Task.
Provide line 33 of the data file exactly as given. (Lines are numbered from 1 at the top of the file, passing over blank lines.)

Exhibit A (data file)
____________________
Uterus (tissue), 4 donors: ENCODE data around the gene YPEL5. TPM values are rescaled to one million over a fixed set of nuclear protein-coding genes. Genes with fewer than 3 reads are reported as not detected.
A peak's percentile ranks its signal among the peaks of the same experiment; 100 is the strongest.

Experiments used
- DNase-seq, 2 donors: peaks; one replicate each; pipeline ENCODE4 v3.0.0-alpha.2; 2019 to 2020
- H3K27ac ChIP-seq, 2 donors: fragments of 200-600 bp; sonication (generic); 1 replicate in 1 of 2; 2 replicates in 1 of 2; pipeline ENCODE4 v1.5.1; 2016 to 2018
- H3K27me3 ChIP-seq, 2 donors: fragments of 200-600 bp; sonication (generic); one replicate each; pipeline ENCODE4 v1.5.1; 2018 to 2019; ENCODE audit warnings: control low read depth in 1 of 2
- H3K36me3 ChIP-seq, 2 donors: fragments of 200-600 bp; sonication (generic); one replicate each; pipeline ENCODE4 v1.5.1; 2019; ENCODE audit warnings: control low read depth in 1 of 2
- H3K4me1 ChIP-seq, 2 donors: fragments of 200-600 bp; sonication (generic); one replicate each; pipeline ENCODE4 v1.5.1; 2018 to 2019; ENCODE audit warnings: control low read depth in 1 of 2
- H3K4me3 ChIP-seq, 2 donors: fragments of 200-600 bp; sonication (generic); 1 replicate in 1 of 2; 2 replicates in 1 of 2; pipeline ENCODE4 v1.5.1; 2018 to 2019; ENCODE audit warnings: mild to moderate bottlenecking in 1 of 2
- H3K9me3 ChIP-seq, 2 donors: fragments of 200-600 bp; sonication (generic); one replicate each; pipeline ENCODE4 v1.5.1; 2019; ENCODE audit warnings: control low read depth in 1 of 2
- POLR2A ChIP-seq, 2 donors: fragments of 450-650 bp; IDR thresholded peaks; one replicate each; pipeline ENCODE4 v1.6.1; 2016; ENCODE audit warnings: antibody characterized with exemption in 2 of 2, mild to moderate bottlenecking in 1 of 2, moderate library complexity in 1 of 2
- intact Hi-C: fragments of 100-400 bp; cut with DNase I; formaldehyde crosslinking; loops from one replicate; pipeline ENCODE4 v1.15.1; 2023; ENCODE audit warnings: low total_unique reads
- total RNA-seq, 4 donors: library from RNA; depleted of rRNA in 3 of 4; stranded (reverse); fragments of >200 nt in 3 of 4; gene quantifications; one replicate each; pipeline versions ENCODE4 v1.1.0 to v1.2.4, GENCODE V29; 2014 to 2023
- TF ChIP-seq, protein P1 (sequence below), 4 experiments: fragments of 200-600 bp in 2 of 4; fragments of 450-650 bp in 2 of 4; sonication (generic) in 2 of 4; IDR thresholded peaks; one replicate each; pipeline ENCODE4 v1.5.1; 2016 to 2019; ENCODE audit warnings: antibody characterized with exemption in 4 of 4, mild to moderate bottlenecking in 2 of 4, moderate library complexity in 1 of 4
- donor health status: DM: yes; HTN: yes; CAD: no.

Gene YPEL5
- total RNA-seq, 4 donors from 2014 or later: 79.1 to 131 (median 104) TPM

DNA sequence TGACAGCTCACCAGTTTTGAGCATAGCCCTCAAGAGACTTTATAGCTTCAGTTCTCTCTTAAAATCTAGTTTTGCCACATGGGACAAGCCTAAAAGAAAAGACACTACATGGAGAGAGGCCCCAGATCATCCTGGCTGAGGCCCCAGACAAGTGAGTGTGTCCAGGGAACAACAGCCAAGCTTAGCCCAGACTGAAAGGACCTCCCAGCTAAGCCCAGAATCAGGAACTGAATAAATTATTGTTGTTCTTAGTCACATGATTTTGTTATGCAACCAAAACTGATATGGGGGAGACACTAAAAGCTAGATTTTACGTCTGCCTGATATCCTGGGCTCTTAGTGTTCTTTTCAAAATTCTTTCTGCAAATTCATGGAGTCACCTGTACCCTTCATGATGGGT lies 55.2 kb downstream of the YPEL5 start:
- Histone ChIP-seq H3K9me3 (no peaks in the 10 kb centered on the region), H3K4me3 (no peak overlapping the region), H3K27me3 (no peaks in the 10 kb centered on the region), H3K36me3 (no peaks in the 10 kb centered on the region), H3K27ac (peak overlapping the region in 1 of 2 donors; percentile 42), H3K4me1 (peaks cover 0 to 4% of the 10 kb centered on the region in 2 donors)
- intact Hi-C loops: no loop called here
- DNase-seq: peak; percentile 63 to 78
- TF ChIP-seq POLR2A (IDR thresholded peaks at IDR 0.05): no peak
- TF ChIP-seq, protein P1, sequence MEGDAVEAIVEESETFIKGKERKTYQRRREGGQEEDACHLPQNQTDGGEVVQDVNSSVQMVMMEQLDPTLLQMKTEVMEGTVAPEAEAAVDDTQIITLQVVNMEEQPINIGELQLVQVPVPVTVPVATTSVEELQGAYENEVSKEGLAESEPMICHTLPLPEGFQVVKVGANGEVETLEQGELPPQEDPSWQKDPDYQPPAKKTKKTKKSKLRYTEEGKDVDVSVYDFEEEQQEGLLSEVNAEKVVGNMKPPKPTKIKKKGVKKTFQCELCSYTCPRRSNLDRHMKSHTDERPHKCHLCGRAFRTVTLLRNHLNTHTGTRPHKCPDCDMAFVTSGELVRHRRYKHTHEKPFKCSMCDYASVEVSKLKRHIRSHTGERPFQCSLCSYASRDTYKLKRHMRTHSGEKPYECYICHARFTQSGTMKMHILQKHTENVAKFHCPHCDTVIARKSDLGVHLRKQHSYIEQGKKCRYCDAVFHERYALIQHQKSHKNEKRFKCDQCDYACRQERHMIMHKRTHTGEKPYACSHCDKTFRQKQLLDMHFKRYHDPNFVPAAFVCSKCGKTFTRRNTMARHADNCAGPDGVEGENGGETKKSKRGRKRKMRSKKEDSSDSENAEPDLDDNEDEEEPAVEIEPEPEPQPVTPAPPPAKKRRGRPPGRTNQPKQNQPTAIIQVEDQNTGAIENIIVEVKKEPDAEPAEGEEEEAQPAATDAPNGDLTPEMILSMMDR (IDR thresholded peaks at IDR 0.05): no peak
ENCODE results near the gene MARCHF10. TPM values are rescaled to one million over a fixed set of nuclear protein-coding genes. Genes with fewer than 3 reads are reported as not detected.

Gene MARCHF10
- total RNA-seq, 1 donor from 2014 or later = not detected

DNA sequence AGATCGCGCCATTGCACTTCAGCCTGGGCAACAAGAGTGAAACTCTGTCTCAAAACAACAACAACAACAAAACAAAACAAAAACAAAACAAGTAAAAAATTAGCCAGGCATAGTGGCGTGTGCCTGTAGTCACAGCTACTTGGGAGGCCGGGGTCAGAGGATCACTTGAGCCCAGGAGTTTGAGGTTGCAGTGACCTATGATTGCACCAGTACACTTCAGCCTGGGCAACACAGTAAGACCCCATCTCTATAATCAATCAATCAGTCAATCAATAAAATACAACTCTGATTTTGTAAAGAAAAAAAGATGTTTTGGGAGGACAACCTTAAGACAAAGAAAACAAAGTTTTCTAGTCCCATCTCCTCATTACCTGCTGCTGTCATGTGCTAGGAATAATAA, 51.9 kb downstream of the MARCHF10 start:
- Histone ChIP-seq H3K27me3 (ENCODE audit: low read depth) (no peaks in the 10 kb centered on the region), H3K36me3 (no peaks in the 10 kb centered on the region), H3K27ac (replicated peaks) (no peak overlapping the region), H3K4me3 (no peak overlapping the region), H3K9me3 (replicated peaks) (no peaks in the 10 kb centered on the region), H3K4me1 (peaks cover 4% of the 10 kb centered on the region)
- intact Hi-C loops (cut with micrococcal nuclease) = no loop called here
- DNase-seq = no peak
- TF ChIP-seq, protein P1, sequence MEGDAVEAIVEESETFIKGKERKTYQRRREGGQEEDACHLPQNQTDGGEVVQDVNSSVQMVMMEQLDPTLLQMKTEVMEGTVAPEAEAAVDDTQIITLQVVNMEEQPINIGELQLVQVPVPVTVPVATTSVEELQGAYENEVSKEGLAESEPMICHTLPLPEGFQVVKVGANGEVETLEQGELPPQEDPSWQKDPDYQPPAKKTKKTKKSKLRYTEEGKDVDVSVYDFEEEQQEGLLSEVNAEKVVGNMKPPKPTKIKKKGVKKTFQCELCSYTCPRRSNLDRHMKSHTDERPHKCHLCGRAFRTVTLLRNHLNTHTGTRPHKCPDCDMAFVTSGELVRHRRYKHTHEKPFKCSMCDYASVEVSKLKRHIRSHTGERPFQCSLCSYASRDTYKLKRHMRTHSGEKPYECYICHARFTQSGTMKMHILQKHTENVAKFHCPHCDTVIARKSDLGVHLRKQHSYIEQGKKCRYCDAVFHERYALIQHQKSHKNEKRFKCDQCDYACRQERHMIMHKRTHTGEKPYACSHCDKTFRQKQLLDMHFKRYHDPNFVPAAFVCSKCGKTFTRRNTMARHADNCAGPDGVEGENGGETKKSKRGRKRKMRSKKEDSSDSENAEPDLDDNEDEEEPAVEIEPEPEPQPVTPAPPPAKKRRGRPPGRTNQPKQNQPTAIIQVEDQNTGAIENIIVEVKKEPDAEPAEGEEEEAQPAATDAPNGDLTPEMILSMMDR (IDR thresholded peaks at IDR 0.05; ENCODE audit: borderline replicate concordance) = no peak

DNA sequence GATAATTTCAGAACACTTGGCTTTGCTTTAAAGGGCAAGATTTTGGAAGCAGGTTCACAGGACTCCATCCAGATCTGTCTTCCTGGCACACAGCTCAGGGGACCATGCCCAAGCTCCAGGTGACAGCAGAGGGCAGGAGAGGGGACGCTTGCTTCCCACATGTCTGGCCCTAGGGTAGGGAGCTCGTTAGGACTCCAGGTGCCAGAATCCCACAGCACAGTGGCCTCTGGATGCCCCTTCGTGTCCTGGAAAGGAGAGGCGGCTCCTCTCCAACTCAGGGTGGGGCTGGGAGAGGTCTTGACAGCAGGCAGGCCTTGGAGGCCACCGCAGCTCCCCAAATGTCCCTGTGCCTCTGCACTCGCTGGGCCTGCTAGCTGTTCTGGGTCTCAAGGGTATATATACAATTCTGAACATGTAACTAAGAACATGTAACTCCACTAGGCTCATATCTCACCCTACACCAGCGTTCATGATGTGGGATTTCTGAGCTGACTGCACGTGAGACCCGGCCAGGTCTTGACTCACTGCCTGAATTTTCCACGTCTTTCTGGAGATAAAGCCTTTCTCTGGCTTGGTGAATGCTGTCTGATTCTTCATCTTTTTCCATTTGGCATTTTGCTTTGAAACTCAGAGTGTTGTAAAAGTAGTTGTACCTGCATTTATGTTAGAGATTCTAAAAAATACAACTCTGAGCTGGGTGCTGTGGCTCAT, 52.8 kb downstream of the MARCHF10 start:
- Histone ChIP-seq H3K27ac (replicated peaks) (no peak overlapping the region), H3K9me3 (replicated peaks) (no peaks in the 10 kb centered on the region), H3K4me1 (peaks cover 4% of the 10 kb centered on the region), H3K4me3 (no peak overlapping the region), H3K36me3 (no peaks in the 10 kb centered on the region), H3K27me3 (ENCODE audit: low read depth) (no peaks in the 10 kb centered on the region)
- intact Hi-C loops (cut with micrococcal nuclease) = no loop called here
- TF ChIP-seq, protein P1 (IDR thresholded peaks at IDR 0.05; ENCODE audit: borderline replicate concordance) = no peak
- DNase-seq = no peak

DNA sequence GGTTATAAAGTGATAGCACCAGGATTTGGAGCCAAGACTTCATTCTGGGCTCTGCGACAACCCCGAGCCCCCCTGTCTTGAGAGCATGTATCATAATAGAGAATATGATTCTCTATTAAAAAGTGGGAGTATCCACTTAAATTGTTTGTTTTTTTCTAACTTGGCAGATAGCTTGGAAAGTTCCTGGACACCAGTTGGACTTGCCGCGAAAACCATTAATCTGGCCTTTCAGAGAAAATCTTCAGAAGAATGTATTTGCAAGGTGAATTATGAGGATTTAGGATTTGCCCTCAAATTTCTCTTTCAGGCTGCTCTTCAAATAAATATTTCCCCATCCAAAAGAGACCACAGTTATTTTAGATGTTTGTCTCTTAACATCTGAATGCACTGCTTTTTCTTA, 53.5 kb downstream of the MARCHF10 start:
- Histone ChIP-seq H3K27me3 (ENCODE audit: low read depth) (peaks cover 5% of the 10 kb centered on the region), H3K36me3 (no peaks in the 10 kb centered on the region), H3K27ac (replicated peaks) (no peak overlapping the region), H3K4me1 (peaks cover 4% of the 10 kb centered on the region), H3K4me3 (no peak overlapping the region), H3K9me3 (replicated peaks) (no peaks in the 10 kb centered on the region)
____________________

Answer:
- Histone ChIP-seq H3K27ac (replicated peaks) (no peak overlapping the region), H3K9me3 (replicated peaks) (no peaks in the 10 kb centered on the region), H3K4me1 (peaks cover 4% of the 10 kb centered on the region), H3K4me3 (no peak overlapping the region), H3K36me3 (no peaks in the 10 kb centered on the region), H3K27me3 (ENCODE audit: low read depth) (no peaks in the 10 kb centered on the region)